Saturday, March 22, 2008

Martin Luther King, jr and Barack Obama

One of the highest privileges in my life was the opportunity to meet and speak briefly with the late Dr. Martin Luther King, jr.

As one who pushed the battle for civil rights since grade school, I was particularly interested in what Dr. King thought would be the impact and legacy of landmark civil rights legislation, such as the Civil Rights Act of 1964.

Dr. King's response indicated that when people start living and working next to each others, barriers that separate them should, over time, naturally begin to fall -- essentially that the laws would hopefully position people into situations where they can be called upon to do the right thing.

Of course, Dr. King had a lot more to say, but it was interesting how he interfaced law and society. And, although we still have a ways to go in eradicating discrimination, the fact is that in the four decades since that conversation we are seeing people judging each other by the content of character or at least making an attempt to do so. We are seeing, particularly among young people, a nation less hung up about race. Maybe Dr. King was right after all.

And then there's Illinois Senator Barack Obama.

Obama, who, having a white mother and black father should really be characterized as mixed race, grew up in Hawaii and Indonesia (hardly white enclaves), was educated at Columbia University and Harvard Law School and had a meteoric rise in politics to where with only three years in the United States Senate he's a serious contender for the Democratic party's presidential nomination.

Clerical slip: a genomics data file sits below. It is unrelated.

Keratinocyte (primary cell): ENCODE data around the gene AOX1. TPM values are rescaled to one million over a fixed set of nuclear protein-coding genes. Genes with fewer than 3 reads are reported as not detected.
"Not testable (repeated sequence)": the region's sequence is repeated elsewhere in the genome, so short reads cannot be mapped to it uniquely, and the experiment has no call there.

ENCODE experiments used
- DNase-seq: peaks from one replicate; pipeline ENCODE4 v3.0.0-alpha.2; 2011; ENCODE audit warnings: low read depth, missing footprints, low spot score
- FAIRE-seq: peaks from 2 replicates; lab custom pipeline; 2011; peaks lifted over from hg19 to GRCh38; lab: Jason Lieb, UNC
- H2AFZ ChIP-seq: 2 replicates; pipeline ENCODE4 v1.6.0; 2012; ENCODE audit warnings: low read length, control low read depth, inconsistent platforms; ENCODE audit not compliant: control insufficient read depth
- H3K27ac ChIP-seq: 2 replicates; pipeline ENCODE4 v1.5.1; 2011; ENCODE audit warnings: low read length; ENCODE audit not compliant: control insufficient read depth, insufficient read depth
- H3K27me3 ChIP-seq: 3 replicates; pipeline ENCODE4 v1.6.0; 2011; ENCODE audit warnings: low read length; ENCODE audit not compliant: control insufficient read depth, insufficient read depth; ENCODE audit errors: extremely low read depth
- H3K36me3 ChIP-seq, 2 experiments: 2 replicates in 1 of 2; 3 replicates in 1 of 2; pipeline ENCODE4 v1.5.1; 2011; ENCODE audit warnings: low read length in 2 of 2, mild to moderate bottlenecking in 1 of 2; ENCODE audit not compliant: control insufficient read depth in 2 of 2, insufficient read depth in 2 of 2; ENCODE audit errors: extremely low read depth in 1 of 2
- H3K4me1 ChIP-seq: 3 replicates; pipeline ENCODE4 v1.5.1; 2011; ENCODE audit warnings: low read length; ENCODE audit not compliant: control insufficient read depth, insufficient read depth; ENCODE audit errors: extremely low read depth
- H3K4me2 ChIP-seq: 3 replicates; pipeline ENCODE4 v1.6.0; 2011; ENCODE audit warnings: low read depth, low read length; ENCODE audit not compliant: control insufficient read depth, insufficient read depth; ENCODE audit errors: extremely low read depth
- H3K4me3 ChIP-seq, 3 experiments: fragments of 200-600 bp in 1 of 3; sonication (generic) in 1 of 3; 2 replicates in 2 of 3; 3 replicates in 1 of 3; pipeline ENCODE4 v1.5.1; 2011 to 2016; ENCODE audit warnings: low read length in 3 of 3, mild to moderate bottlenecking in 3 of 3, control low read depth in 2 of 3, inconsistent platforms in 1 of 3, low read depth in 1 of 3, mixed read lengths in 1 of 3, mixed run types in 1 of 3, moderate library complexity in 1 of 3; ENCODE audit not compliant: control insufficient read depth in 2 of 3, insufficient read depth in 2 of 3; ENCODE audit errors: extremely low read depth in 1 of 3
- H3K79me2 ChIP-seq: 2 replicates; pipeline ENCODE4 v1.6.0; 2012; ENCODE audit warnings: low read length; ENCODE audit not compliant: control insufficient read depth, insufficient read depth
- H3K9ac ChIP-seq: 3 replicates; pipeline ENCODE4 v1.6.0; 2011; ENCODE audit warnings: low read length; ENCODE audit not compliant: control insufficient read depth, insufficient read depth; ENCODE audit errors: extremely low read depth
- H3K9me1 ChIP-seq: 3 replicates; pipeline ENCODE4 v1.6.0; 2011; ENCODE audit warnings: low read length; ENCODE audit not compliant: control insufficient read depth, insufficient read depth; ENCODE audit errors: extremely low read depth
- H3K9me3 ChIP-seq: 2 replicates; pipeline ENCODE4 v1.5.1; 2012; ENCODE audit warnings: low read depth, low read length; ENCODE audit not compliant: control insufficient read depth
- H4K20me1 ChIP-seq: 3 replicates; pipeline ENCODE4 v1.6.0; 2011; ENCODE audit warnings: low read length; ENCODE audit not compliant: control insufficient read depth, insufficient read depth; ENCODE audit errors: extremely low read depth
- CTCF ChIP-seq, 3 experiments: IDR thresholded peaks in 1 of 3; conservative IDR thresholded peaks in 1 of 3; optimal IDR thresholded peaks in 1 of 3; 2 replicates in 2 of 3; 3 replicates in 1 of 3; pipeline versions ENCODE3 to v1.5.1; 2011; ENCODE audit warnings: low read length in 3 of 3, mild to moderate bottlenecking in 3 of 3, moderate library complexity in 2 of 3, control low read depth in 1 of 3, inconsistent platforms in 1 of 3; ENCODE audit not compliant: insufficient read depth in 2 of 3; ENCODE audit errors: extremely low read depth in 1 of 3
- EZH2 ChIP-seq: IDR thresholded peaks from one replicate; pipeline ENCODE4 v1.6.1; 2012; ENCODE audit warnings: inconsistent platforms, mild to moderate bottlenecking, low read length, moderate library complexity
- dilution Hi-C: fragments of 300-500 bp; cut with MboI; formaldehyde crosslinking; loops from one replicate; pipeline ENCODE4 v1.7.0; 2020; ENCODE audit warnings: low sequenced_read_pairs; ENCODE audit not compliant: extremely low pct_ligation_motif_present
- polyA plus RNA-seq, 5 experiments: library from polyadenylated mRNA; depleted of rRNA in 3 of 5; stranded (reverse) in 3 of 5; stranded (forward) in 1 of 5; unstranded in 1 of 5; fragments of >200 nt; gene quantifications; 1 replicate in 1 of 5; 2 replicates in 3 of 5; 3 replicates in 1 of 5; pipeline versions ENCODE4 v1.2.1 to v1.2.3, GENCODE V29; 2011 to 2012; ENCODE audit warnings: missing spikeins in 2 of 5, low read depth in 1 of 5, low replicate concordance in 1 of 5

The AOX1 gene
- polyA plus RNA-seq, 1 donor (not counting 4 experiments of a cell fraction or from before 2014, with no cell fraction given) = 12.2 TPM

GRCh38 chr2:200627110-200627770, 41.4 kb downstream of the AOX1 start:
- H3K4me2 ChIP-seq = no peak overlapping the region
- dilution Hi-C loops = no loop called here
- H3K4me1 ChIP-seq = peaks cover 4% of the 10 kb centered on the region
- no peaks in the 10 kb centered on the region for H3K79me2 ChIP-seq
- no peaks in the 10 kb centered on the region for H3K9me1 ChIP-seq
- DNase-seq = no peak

If there is ever a poster child for a beneficiary of the blood, sweat and tears of Dr. King and the legions of others who struggled and sacrificed for civil rights, Barack Obama is it.

Obama showed that America is capable of putting race behind it and moving forward in a very dramatic way. The only monkey wrenches are the ones he put in the mix himself.

First, Obama for years has belonged to a church whose pastor has uttered well-documented bursts of bigotry and intolerance with nary a peep in response from Obama until they became more widely known.

And then, when pushed on the subject, Obama delivers a confusing diatribe on race, simultaneously blasting and praising the deranged minister and lecturing us on race. It was lame and insulting and raised more questions than it answered.

Obama's attacks would hold more water had they been made years ago when he wasn't a candidate. Further, as one of the most privileged persons of color in American history, his condescending lecture was unnecessary and plain insulting.

Barack Obama's double-edged sword is that America is fully capable of judging a person by the content of his or her character. His problem now is that when that evaluation uncovers flaws in his own character, Obama wants to deflect attention elsewhere.

There's a saying from the 1960's: "You're either part of the solution or part of the problem." Barack Obama is clearly the latter.

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